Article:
Predators circle bushfire victims in cheap land bid,00.html

RUTHLESS property investors are swooping on bushfire victims to buy their devastated land.

Disgusted real estate agents told the Herald Sun they were fielding calls from predators seeking cheap "scorched land for sale".

Greedy landlords also have been caught trying to rent overpriced rooms to survivors who have lost everything.

Whittlesea real estate director Lorraine Coulthard, who has unscathed homes for sale in Kinglake, Flowerdale and Wandong, said a handful of callers wanted to know why prices had not plummeted.

"I feel like slapping them. There are sharks that swarm everywhere," said Ms Coulthard, of Raine and Horne.

Colliers International in Wallan, which narrowly escaped being engulfed by flames, confirmed one person rang within days of the tragedy asking about "scorched land for sale cheap".

A real estate agent in Whittlesea hung up on one caller scouting for bargains who said: "There might be some desperate people looking to sell."

The State Government yesterday lashed out at the merchants of grief as the fire death toll rose to 208.

Minister for Consumer Affairs Tony Robinson urged desperate fire survivors not to sell in panic.

"Trying to cash in on the misery and hardships faced by country Victorians right now is insensitive and offensive," he said.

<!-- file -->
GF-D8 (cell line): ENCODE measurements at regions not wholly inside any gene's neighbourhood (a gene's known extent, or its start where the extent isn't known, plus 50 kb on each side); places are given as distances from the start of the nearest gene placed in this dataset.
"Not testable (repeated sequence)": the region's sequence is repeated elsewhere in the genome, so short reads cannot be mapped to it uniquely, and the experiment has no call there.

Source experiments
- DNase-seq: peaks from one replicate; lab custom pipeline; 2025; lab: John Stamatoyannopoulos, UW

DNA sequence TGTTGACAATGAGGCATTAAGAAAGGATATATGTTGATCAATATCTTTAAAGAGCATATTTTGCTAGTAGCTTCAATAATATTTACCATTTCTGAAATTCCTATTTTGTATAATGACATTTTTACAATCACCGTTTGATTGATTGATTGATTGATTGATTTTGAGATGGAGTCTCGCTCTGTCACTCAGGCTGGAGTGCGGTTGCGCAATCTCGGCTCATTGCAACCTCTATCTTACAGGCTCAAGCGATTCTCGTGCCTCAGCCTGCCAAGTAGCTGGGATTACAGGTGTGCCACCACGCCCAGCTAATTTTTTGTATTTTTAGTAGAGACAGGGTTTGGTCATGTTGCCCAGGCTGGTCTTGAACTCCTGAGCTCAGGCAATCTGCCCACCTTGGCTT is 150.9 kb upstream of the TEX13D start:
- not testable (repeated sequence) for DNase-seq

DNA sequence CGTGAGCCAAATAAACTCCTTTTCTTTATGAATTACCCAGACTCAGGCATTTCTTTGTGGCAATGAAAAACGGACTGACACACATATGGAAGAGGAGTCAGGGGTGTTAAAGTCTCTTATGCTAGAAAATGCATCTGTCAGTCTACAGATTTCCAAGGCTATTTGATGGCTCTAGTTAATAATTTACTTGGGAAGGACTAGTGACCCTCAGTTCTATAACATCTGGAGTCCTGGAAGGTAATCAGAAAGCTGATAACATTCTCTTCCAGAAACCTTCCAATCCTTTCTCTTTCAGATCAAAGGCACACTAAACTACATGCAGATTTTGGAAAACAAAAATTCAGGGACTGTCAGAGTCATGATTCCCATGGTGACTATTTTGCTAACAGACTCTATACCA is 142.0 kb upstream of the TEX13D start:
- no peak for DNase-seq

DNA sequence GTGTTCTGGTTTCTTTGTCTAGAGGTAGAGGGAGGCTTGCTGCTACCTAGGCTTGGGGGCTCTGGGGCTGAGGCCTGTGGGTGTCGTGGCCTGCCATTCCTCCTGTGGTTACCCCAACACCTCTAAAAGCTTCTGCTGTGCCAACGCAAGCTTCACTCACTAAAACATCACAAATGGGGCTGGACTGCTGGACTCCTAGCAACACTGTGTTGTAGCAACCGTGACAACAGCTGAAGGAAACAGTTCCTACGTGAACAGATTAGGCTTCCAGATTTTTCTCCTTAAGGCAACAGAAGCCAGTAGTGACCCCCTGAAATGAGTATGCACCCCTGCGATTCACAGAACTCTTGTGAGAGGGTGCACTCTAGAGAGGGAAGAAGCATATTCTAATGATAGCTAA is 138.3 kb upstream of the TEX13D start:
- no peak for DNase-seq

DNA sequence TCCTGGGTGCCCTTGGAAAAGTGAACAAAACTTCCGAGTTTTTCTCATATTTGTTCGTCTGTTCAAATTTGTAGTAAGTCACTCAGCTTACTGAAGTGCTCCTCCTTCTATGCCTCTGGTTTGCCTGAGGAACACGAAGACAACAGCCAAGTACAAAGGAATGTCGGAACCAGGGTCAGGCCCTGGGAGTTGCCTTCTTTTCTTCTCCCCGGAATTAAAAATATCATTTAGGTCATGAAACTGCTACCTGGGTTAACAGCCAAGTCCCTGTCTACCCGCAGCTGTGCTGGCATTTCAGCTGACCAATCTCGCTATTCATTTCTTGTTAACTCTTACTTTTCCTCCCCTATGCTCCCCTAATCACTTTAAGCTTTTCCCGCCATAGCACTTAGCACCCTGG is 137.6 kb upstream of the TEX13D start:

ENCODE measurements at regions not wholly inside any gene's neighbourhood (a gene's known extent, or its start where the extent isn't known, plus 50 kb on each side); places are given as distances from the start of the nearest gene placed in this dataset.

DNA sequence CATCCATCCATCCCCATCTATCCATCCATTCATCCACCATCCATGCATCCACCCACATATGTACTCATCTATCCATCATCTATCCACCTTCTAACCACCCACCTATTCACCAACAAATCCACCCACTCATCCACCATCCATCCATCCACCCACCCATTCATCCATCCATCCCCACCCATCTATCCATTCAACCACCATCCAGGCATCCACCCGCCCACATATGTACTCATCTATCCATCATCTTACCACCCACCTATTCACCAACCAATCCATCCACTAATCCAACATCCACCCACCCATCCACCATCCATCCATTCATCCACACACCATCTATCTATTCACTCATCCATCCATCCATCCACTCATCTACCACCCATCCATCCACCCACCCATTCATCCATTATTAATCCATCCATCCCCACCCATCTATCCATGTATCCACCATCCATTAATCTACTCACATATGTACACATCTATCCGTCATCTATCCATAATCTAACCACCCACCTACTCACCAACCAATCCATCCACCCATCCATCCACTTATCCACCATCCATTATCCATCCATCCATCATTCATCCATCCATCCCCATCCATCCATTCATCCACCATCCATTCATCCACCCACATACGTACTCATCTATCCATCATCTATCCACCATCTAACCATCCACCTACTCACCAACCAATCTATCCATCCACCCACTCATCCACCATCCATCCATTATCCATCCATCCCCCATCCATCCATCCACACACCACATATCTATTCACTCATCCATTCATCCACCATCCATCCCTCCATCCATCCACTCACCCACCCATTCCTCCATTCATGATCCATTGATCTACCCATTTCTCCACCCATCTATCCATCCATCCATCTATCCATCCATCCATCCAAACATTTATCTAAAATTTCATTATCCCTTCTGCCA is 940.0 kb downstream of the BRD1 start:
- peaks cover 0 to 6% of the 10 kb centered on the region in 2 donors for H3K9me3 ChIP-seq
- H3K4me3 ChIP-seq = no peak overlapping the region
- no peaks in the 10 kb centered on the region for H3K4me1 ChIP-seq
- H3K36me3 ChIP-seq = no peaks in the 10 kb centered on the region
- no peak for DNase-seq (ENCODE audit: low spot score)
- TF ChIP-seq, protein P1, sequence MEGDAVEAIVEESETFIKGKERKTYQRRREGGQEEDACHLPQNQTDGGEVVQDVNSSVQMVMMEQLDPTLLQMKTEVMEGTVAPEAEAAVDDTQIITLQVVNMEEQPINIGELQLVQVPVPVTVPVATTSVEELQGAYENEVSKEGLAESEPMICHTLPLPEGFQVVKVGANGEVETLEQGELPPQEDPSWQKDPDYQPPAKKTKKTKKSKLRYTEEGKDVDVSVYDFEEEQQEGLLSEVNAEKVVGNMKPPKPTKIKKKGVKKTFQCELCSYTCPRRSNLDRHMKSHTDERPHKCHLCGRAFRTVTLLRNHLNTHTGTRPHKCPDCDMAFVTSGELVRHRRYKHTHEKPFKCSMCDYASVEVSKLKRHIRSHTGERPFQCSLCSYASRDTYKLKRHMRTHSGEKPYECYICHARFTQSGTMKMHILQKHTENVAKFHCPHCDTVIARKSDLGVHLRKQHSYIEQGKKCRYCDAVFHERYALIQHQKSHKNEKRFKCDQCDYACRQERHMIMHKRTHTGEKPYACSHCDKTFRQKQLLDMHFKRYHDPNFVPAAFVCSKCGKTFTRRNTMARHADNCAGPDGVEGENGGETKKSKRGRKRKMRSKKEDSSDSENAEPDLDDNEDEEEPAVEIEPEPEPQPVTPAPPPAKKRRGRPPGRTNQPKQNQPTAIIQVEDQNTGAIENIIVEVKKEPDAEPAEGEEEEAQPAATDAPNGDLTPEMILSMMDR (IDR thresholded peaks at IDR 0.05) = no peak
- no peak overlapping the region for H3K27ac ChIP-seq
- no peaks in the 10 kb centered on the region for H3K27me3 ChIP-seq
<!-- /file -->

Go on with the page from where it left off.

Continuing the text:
The Real Estate Institute of Victoria, mourning the loss of three agents in the infernos, said the scrounging for discount property was despicable. REIV boss Enzo Raimondo said property predators were compounding the pain of the survivors.

"Natural disasters, fortunately, bring out the best in most people, but unfortunately also bring out the worst in the minority," he said.

REIV business development manager Geoff White told the Herald Sun he was disgusted to learn of two landlords in Whittlesea and Healesville offering to rent houses for double the usual rate.

One wanted $400 a week for a house worth $200.

"Our members smelled a rat and are avoiding them like the plague," Mr White said.

The industry body's website has a dedication to missing Marysville real estate agents David and Marlene Sebald and Humevale's Allan O'Gorman, who died with his wife Carolyn and son Stuart.

Dodgy behaviour should be reported to Consumer Affairs Victoria on 1300 55 81 81.

Flowerdale man Trevor Nolte, who put his Riverside Crescent house up for sale before the fires struck, said the property vultures beggared belief.

"If one of those jerks come near me they'll get an earful," Mr Nolte said.

Mr Raimondo advised home owners in the fire zones to avoid hasty and emotional decisions to sell.

"It would probably be best to wait until the clean-up and plans for reconstruction are finalised," Mr Raimondo said.

Although property values around the 1983 Ash Wednesday fires dipped in the short term, prices in many areas rebounded.